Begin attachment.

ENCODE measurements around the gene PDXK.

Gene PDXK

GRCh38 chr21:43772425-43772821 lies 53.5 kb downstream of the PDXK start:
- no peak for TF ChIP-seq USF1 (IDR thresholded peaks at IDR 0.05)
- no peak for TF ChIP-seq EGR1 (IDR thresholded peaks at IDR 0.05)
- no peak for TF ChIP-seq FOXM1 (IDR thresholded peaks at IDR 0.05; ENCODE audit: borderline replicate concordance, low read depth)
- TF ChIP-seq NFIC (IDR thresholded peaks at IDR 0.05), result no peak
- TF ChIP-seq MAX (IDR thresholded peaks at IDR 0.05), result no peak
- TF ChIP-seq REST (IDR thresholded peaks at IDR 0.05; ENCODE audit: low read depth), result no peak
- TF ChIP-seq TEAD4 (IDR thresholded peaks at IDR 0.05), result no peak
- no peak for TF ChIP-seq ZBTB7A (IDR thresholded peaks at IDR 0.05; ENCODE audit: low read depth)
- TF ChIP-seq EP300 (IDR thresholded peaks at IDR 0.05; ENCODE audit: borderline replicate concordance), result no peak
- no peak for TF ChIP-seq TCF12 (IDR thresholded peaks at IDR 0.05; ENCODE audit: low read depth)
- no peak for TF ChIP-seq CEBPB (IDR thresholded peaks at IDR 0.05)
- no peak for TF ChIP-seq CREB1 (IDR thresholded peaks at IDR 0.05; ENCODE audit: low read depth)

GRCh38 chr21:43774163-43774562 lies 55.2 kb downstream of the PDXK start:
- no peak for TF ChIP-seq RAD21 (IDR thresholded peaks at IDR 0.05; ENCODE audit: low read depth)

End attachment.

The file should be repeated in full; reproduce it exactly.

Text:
ENCODE measurements around the gene PDXK.

Gene PDXK

GRCh38 chr21:43772425-43772821 lies 53.5 kb downstream of the PDXK start:
- no peak for TF ChIP-seq USF1 (IDR thresholded peaks at IDR 0.05)
- no peak for TF ChIP-seq EGR1 (IDR thresholded peaks at IDR 0.05)
- no peak for TF ChIP-seq FOXM1 (IDR thresholded peaks at IDR 0.05; ENCODE audit: borderline replicate concordance, low read depth)
- TF ChIP-seq NFIC (IDR thresholded peaks at IDR 0.05), result no peak
- TF ChIP-seq MAX (IDR thresholded peaks at IDR 0.05), result no peak
- TF ChIP-seq REST (IDR thresholded peaks at IDR 0.05; ENCODE audit: low read depth), result no peak
- TF ChIP-seq TEAD4 (IDR thresholded peaks at IDR 0.05), result no peak
- no peak for TF ChIP-seq ZBTB7A (IDR thresholded peaks at IDR 0.05; ENCODE audit: low read depth)
- TF ChIP-seq EP300 (IDR thresholded peaks at IDR 0.05; ENCODE audit: borderline replicate concordance), result no peak
- no peak for TF ChIP-seq TCF12 (IDR thresholded peaks at IDR 0.05; ENCODE audit: low read depth)
- no peak for TF ChIP-seq CEBPB (IDR thresholded peaks at IDR 0.05)
- no peak for TF ChIP-seq CREB1 (IDR thresholded peaks at IDR 0.05; ENCODE audit: low read depth)

GRCh38 chr21:43774163-43774562 lies 55.2 kb downstream of the PDXK start:
- no peak for TF ChIP-seq RAD21 (IDR thresholded peaks at IDR 0.05; ENCODE audit: low read depth)